Catalan president promises revised eviction protocol as housing activists occupy party HQ
Pere Aragonès faces pressure from grassroots movements on first day in office
The newly-elected Catalan president, Pere Aragonès, has promised a new eviction protocol after housing activists occupied the headquarters of his political party, Esquerra Republicana, in Barcelona on Tuesday to demand that riot police no longer be used to force people out of their homes.
Around a hundred activists gathered in the Poble Sec neighborhood of Barcelona earlier in the morning, where riot police were sent by a judge to carry out an eviction.
"When it is up to us, we are sure about the fact that riot police must not attend, but this was a judicial decision," Aragonès said.
The new head of government called on the judiciary to get involved in the decision to avoid sending riot police to evictions.
Tension between protesters and riot police
Protesters threw objects and paint at the officers, leading to some tense situations, with agents using batons to disperse the crowd.
There were also members of the far-left CUP party, the pro-independence party that helped Aragonès become president but did not end up in his cabinet, in the crowd.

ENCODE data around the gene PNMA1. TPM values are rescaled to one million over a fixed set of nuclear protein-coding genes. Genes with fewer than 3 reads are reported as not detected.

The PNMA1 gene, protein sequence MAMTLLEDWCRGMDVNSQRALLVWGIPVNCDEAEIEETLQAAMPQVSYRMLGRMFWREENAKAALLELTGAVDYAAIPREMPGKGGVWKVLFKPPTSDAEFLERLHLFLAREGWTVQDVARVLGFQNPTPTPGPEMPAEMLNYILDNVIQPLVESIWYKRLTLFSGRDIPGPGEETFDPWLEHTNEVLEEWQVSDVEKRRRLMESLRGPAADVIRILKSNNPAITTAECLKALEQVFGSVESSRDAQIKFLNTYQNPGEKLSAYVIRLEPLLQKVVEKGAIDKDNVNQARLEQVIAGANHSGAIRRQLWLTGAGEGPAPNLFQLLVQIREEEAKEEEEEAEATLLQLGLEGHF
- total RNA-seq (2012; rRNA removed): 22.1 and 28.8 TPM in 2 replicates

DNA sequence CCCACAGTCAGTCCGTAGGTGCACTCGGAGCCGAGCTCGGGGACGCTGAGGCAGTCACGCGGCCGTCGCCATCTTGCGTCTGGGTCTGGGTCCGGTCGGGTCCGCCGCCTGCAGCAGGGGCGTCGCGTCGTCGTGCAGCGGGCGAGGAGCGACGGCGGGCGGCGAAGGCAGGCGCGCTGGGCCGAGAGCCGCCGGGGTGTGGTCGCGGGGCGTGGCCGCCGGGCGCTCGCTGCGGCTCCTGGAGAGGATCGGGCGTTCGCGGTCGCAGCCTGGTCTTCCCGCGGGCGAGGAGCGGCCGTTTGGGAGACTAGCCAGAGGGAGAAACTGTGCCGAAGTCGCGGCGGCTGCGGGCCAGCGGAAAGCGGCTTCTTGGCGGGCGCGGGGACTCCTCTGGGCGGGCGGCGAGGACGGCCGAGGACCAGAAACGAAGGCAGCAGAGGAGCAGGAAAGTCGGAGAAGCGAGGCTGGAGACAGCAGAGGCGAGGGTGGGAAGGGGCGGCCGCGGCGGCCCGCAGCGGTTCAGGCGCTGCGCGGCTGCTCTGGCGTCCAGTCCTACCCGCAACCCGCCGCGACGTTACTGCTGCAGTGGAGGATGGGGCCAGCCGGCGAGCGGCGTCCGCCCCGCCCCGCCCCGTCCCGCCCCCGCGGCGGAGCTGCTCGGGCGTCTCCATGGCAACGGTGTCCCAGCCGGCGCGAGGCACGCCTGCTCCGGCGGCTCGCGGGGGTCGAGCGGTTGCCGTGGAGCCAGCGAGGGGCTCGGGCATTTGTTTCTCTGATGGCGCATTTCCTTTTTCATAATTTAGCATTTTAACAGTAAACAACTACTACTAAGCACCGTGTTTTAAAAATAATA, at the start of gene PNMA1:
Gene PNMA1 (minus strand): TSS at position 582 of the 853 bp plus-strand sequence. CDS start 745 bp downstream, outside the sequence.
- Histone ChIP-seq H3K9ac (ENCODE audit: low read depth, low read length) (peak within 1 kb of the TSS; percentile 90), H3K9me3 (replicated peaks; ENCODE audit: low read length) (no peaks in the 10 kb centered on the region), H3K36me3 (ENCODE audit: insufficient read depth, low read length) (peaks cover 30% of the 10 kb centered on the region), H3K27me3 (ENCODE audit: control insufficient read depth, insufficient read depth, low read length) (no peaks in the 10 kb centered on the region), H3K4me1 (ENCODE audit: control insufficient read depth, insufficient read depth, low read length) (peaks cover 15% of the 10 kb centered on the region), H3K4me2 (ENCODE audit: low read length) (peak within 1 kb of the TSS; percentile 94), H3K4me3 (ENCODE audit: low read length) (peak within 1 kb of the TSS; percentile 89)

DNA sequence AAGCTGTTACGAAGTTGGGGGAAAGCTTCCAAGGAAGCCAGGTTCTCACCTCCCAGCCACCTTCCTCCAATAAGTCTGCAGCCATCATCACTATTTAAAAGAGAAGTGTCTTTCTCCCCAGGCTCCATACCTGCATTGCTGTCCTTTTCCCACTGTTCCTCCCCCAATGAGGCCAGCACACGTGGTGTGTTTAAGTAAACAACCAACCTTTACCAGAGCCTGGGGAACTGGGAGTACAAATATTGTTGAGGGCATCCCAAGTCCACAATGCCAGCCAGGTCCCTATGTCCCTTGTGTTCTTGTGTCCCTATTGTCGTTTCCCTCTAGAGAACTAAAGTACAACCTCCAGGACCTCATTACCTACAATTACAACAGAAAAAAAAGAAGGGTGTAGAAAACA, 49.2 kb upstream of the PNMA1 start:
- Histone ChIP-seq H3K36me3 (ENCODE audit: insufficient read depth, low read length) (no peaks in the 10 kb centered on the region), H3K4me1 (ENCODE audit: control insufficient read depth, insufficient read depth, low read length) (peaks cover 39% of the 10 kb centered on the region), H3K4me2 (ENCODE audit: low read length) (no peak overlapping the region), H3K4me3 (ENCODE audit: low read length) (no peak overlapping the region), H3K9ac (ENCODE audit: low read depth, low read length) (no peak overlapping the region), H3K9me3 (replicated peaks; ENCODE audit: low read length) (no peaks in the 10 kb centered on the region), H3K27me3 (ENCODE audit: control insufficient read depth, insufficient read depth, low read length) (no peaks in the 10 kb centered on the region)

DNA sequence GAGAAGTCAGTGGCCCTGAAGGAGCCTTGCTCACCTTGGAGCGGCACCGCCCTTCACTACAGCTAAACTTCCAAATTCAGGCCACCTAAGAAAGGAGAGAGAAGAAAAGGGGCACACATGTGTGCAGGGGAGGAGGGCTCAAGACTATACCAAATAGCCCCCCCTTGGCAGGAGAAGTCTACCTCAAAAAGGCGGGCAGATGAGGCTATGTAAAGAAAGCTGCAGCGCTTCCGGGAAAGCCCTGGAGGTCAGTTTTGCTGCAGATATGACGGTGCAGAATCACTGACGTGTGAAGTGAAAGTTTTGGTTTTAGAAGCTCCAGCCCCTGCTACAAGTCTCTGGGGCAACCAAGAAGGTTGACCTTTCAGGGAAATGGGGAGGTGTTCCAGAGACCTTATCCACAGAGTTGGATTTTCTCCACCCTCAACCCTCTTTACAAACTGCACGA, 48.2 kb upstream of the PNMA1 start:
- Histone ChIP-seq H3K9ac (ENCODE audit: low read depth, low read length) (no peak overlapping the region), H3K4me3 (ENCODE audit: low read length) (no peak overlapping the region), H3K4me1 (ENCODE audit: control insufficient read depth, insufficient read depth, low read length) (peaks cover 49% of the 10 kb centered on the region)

"The lives of citizens are not made easier, more comforting or happier by sending riot police to evict them, but rather by ensuring that the right to a home is respected," tweeted CUP MP Laia Estrada, with the far-left party urging Aragonès to abide by the political agreement reached to appoint him, which included insisting that riot police no longer be used to evict vulnerable people.
Local activists explained that the eviction at 38 Carrer de Lleida street, in Barcelona, took place at a building that used to be social housing, but was then bought by a so-called "vulture" fund called Vauras Investment which has been kicking residents out in order to reform the flats and resell them "at an exaggerated price."
They stressed that the deal between Aragonès' Esquerra party and far-left CUP included an agreement to not send riot police to evictions of people who can prove that they are vulnerable, which was the case on Tuesday.
The judge that ordered Tuesday's eviction rejected social workers' reports recognizing the 28-year-old man who had occupied the apartment in Poble Sec as "vulnerable," alleging that he lives alone, has no health conditions, and could be supported by his relatives.
The housing crisis and the ongoing debate concerning the role played by police at evictions are two of the most pressing challenges faced by Aragonès, who was officially sworn in as head of the government on Monday after being voted in by pro-independence lawmakers on Friday.
The new government will be sworn in on Wednesday, with Esquerra holding heading the interior ministry, which is in charge of the Catalan police and public order, for the first time. Joan Ignasi Elena, a former Socialist official, will lead the department.
Aragonès has stated that his new cabinet needs a number of days to settle in since the new ministers have not yet been officially sworn in.